YouTube’s mythbusters: When blogs attack
It’s taken a while but YouTube is officially pushing back at the various estimates on how much money it costs parent Google by satisfying our collective hunger for million of video clips every day. Google paid $1.65 billion for YouTube in 2006, when it bought the site from Chad Hurley and former CTO Steve Chen (pictured).
Various YouTube executives we’ve spoken to privately over the last year have bristled at the idea that they are an expensive experiment for Google without a clear profit-making business model. Google CEO Eric Schmidt took the first step in a change of communications strategy in an group interview with reporters at the Sun Valley conference two weeks ago, and to more listeners on the Google earnings call on Thursday. His central point was that everyone’s favorite video site is on the path to profitability.
On Monday, two of YouTube’s PR executives hit back at some of the myths about YouTube’s business with a blog titled “YouTube myth busting.” These include claims that it only features short-form, grainy user-generated content when in fact it has deals with Hollywood partners and features HD content. They also said more than 70 percent of AdAge Top 100 marketers ran campaigns on YouTube in 2008.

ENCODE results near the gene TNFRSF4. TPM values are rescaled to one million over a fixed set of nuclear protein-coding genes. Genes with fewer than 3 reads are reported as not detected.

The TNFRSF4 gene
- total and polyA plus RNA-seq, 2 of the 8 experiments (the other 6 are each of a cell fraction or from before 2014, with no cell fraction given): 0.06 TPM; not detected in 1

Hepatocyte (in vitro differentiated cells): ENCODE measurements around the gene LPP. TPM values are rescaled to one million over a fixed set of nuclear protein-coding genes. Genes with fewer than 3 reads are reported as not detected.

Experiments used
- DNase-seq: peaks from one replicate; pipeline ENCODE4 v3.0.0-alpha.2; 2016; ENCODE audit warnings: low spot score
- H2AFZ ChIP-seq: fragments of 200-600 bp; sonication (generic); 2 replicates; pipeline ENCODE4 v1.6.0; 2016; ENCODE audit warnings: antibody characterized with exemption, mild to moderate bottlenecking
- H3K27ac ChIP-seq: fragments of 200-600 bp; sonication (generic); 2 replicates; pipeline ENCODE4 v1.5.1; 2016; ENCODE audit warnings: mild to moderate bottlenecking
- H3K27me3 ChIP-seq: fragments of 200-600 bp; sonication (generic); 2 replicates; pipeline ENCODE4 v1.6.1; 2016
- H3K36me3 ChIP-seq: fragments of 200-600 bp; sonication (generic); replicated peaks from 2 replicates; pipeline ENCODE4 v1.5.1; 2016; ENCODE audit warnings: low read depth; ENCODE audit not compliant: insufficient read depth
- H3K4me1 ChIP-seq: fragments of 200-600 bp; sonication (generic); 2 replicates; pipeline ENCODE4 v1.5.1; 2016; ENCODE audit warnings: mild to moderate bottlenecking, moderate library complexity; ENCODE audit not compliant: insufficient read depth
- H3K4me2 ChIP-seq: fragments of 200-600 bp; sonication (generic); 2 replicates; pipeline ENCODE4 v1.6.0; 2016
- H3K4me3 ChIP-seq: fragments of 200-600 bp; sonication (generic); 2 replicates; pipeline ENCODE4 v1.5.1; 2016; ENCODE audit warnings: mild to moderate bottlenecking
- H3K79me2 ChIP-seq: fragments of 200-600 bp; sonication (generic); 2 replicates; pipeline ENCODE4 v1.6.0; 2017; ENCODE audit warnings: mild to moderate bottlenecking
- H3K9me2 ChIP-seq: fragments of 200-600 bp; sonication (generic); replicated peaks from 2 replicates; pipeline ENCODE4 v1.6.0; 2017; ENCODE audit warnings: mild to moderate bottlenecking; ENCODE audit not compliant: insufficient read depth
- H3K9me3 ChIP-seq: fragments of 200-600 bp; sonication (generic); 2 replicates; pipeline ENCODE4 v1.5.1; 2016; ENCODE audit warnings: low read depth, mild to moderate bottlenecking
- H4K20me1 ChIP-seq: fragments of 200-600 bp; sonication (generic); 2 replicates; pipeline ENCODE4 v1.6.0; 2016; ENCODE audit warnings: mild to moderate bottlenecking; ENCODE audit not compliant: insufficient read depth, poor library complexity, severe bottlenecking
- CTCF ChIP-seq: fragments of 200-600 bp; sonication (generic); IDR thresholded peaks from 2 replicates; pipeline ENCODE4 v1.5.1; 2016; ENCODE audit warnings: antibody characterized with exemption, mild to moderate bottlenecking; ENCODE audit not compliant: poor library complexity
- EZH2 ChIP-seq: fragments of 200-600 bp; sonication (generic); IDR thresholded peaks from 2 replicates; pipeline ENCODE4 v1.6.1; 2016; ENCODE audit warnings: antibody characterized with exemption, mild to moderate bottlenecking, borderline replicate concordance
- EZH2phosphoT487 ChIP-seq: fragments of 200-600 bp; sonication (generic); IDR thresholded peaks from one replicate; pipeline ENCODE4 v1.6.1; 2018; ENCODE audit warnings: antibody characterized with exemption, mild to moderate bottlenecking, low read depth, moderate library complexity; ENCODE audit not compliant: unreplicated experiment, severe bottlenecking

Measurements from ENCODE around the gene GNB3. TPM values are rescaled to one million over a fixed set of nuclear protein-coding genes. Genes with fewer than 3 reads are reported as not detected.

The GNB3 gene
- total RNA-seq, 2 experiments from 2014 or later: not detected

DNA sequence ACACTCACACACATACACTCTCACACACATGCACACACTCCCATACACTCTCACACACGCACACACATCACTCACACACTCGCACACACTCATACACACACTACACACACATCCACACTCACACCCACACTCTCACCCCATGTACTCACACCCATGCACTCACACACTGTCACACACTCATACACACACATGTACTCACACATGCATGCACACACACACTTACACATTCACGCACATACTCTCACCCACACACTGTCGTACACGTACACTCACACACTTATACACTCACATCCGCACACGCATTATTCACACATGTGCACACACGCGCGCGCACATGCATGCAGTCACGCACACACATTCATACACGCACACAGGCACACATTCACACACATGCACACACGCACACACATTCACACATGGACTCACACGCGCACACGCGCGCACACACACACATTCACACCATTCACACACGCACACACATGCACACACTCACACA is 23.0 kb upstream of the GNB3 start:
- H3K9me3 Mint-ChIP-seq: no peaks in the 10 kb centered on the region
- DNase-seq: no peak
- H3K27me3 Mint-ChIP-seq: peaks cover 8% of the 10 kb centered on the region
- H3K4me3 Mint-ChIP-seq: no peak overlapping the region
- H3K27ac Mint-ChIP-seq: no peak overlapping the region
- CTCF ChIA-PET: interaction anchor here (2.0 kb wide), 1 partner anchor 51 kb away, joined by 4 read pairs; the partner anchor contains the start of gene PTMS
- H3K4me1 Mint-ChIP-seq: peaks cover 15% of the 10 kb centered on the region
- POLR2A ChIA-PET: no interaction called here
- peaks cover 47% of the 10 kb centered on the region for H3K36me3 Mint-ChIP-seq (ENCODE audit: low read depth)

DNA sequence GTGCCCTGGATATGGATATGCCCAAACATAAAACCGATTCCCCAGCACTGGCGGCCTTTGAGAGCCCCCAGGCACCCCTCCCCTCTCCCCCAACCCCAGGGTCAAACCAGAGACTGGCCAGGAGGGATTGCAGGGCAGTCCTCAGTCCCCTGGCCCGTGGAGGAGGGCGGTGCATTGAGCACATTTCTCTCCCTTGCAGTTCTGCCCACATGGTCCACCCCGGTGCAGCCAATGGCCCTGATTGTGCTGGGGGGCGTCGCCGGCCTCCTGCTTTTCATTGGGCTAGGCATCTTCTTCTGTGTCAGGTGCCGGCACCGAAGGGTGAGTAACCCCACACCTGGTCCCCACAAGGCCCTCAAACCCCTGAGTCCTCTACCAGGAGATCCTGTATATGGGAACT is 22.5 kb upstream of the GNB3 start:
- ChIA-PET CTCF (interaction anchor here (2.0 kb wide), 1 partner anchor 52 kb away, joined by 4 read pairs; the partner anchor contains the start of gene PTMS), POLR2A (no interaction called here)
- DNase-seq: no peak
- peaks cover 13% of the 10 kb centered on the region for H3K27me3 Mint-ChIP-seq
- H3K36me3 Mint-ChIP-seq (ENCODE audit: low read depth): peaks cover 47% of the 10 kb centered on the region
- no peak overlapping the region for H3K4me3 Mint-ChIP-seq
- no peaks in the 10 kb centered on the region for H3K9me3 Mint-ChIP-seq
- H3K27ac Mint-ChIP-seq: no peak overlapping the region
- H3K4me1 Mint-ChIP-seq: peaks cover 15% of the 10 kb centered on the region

But two disputed myths that raised the hackles of the tech blogosphere were related to 1) estimates of YouTube’s cost structure and 2) the “oft-cited” stat that YouTube only monetizes 3-5 percent of the site, which the PR execs said was “old and wrong.” The bloggers wanted some numbers and they didn’t get any from this YouTube’s blog
Here’s Henry Blodget of Business Insider:
Enough already. We’re glad that YouTube has not turned out to be a disaster. (We weren’t among those who thought it would be). But we can’t stand this attitude. If Google is tired of people “picking any number to fit any theory,” then they should just publish the facts.
Peter Kafka of AllThings Digital calls it ‘modest boasting‘:
So really, the big takeaway here is that the Google folks are feeling ever more confident about YouTube’s prospects, enough to do some public chest-beating. But not enough to actually talk about those prospects in concrete terms. YouTube says that estimates that the site can sell ads against only three percent to five percent of its video inventory, first asserted in a well-reported Wall Street Journal piece a year ago, are “old and wrong.” But the company won’t say what percentage of the site it does sell.
Paid Content thinks it’s “myth-spinning” by YouTube and wasn’t convinced either:
The only interesting part comes here: “The truth is that all our infrastructure is built from scratch, which means models that use standard industry pricing are too high when it comes to bandwidth and similar costs. We are at a point where growth is definitely good for our bottom line, not bad.” Which gives credit to this analysis by RampRate last month, which said the costs of video delivery for YouTube are a lot lower than what analysts have previously estimated.